Those who love his music know that a relationship with Chopin can leave its emotional mark.
Just ask the novelist George Sand, whose novella-length letter justifying her breakup from the Polish-French composer included the complaint: “We are like poor birds, who have wings indeed, but whose nest is on the ground, and while the song of angels beckons us heavenwards the cries of our nestlings bring us back to earth.” Sounds complicated.
This summer, South Florida Chopin devotees won’t need to travel to Boston or New York to experience the composer's sting. The University of Miami’s Frost School of Music and the Chopin Foundation of the United States have collaborated to invite Chopin’s foremost interpreters to Miami from June 24 to 31 for the city’s first Chopin Festival and Academy.
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Many of the performances feature former prize winners from Warsaw’s International Chopin Piano Competition, including Dang Thai Son, Margarita Shevchenko, Katarzyna Popowa-Zydron and American Kevin Kenner.
Said Frost School of Music Dean Shelly Berg: “We’re bringing to Miami the absolute pinnacle of performance talent of perhaps the greatest pianist in history. And it’s right here in Miami during the off season when it’s easy to get to UM.”
As festival artistic director and Frost piano professor Kenner explained by email while on tour in Japan: “The festival concerts are really just a by-product of the Academy. I wanted our pianists to be able to listen to great performances and also to be able to take part in some of the concerts themselves, as the ultimate goal of all their studying is to learn the art of performance.”
Kenner learned his first Chopin work at the age of 8. When asked what compelled him to devote so much energy to promoting the composer’s work, Kenner replied, “What is the chemistry that brings two people to fall in love? I can’t really say except that there must be something in the particular characteristics of Chopin’s music that connected to me and touched my soul.”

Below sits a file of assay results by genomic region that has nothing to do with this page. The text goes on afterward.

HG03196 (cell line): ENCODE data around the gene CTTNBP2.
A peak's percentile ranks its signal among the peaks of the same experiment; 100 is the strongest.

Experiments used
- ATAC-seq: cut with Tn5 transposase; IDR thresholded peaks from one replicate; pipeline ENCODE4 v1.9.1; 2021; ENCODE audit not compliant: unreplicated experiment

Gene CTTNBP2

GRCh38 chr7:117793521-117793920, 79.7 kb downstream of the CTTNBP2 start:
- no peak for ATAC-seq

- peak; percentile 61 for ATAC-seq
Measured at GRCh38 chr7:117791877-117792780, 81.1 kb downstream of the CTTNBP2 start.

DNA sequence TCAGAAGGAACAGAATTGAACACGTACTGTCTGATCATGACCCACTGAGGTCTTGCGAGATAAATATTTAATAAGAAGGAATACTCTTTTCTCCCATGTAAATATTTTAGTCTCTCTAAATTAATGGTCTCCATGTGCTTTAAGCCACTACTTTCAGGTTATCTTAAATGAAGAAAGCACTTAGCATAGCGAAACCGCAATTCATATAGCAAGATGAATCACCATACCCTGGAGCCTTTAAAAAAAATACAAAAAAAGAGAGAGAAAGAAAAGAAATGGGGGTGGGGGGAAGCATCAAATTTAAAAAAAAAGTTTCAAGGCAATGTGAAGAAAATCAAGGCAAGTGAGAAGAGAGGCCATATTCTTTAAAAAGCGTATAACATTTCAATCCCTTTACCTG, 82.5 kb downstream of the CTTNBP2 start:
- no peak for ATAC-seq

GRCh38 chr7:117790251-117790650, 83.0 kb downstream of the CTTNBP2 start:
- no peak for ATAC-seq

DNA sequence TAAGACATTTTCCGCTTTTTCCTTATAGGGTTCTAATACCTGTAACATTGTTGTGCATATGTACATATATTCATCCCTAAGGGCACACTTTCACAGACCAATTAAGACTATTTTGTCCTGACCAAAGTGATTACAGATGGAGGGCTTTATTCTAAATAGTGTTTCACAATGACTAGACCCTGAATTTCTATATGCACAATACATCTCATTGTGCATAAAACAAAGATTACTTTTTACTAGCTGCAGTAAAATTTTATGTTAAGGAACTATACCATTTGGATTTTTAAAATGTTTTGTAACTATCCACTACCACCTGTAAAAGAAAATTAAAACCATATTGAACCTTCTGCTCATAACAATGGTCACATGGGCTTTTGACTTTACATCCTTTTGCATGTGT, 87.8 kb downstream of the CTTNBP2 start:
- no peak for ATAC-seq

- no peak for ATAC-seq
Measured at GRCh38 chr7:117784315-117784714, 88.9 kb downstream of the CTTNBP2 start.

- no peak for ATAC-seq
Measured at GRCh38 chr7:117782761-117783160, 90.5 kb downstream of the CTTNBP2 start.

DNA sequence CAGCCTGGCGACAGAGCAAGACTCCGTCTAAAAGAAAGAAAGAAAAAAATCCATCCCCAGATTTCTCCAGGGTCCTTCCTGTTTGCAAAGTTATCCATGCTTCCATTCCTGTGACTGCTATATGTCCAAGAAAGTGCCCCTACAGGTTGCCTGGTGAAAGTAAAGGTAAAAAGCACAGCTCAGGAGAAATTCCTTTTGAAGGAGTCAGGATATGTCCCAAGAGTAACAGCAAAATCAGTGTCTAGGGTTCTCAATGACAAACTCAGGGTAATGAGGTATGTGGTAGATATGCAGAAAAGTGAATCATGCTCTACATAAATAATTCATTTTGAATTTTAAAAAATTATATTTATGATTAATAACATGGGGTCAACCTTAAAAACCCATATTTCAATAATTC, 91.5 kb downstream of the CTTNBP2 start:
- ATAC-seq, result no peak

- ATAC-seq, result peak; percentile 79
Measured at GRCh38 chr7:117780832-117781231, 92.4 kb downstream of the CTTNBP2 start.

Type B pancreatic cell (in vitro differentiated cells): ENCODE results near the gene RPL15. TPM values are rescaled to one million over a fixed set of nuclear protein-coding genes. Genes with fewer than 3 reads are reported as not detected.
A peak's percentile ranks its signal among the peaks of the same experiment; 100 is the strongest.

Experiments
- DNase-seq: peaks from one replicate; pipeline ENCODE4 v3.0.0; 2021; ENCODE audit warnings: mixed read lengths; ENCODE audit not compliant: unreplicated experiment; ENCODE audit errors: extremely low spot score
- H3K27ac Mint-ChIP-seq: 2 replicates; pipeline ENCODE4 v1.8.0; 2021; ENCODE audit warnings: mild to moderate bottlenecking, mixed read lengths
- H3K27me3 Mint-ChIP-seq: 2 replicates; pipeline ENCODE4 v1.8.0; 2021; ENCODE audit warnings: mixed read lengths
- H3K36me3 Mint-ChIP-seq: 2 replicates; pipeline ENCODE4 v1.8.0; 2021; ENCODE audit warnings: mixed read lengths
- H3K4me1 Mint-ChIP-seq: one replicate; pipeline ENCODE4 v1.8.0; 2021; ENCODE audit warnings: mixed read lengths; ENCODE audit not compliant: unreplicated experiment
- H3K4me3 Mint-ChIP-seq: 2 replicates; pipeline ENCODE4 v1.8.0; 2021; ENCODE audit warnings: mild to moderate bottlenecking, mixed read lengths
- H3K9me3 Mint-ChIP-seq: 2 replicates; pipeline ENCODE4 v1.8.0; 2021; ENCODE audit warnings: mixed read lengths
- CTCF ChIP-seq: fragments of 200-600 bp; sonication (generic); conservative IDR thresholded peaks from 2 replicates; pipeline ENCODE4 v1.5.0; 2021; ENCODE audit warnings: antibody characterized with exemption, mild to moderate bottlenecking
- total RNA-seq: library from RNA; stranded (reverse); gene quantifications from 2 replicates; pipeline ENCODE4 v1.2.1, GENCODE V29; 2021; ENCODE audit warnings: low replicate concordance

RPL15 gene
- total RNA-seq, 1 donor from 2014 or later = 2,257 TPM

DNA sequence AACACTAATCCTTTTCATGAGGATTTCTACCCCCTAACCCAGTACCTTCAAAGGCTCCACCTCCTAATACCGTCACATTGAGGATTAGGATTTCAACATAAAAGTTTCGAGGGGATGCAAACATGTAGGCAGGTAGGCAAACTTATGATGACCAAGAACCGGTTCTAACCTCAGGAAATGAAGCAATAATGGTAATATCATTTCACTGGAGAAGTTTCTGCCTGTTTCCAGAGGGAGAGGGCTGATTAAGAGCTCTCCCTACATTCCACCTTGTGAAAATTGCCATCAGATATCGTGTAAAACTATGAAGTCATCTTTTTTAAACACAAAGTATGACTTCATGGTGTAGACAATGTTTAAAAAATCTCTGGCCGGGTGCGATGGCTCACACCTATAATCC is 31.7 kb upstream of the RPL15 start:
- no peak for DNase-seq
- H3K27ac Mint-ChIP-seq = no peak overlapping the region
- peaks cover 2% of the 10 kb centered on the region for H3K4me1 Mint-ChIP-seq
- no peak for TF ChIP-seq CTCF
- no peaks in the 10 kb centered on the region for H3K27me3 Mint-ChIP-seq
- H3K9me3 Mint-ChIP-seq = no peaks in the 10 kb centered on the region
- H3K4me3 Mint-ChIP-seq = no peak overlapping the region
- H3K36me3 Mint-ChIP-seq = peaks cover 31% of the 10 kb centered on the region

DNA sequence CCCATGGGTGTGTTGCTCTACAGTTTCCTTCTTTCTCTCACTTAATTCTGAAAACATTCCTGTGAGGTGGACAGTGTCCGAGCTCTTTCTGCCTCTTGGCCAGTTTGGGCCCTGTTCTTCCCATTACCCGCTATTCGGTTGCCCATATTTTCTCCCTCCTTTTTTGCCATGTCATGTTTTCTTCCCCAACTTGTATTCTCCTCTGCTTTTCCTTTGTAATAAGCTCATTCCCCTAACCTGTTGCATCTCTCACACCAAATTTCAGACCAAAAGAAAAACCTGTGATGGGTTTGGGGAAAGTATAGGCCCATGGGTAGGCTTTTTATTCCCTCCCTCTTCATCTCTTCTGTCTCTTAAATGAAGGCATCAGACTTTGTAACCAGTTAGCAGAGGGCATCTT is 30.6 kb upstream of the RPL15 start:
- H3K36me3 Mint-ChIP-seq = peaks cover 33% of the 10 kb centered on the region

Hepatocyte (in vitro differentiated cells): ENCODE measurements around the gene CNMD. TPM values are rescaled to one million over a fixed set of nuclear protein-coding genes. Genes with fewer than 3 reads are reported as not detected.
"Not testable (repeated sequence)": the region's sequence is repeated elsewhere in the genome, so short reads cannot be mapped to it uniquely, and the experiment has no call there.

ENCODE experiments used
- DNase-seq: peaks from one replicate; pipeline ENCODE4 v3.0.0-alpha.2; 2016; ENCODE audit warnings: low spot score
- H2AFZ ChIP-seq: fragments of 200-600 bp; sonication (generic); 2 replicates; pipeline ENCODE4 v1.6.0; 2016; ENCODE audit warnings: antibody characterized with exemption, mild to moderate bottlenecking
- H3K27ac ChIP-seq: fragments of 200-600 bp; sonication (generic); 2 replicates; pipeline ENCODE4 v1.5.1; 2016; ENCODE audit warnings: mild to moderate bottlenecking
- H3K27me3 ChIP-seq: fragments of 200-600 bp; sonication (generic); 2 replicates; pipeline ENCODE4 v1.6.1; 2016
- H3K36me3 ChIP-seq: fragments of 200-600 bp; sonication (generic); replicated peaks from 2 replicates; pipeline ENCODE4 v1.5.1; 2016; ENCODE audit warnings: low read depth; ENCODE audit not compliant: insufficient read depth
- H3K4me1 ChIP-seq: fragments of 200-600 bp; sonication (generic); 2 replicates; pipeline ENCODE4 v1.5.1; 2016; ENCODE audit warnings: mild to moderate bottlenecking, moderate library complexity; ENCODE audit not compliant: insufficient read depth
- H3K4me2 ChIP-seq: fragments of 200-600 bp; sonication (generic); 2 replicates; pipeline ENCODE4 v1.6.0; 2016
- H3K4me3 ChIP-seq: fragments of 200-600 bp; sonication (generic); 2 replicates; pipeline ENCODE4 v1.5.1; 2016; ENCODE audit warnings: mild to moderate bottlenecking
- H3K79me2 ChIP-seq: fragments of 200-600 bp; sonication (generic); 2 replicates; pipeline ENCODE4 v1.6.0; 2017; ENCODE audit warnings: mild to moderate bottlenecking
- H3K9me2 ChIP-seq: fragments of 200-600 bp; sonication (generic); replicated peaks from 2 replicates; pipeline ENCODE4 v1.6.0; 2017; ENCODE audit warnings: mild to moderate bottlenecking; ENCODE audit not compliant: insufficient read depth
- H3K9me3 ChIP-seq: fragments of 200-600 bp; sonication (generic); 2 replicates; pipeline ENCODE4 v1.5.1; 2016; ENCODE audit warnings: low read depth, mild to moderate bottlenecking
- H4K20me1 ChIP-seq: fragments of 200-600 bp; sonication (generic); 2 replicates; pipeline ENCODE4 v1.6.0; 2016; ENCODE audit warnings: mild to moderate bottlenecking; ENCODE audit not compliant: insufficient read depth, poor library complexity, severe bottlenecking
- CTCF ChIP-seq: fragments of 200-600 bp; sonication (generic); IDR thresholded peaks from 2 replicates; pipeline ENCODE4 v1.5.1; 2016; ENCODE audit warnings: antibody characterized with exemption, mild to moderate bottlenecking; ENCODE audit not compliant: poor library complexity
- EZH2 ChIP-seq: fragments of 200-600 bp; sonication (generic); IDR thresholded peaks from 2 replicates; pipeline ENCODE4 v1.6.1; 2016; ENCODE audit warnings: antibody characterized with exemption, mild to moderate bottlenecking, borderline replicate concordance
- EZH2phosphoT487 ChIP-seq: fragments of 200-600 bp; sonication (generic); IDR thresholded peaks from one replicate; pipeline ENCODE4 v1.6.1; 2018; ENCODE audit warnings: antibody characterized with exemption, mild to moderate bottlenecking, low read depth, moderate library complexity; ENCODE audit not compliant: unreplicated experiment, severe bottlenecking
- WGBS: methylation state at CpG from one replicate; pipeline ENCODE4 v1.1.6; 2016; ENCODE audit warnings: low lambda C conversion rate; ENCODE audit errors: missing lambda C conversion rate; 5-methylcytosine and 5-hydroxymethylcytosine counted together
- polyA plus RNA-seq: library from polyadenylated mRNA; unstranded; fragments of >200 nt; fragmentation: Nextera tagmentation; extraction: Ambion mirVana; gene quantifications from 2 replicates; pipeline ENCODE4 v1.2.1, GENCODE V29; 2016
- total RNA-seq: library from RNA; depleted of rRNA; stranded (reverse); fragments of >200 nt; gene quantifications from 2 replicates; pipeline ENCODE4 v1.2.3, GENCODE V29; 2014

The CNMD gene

However, Kenner can say precisely what experiences motivated him to organize the festival. “The first was in 2015 when I served on the jury of the National Chopin Competition, which was organized by the Chopin Foundation of the U.S. right here in Miami. The purpose of the competition has been to promote the careers of our best young American pianists and to send them to the International Chopin Competition in Warsaw.”
He added that, “As I left Miami after the competition, I felt a powerful urge to work with these young pianists and share with them what I have learned about Chopin interpretation.”
The reasons for collaborating with the Chopin Foundation go far back. Kenner himself won the Chopin Foundation’s National Chopin Competition in 1990 and, with the foundation’s support, went on to be one of the few Americans to win the International Competition in Warsaw.
“When Kevin Kenner joined the school of music we immediately thought of doing this,” Chopin Foundation Executive Director Jadwiga Gewert said. “Kevin won both the National and the International Chopin competitions. We knew it would be a real waste to have someone like Kevin at the Frost School of Music and not do this academy and competition. Without Kevin this would not have happened.”
Nine of the 20 students accepted to the first Festival Academy have benefited from the scholarships that the Chopin Foundation, based here in Miami, has awarded to American students since 1998. Besides covering the costs of their musical education, outstanding scholarship recipients are invited to perform at the yearly concert series the Foundation supports in Miami-Dade and Broward counties where there is only one rule: At least half the program must feature Chopin.
They might be called student musicians, but many of the pianists already have impressive professional credentials.
“We have a couple of Polish pianists who have already won prizes in international competitions, a few from China and Canada," Kenner said. "Many have already debuted at Lincoln Center, Carnegie Hall and Wigmore Hall, and quite a few have already won international competitions in the United States, Germany, China. Our youngest participant is just 14 years old and has already played at Lincoln Center.”
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If you go
- What: The first Chopin Festival and Academy
- When: Sunday through Saturday, June 30.
- Where: Gusman Hall on the UM campus, 1314 Miller Dr., Coral Gables.
- Info: A Frost Chopin Festival Pass allows admission to all four concerts and is $120 for adults and $80 for seniors. Individual tickets are $35 for adults and $25 for seniors. Two free events will take place the last evening of the festival, Saturday, June 30. For further information and to purchase tickets go to www.frostchopinfestival.com or call 305-284-2400.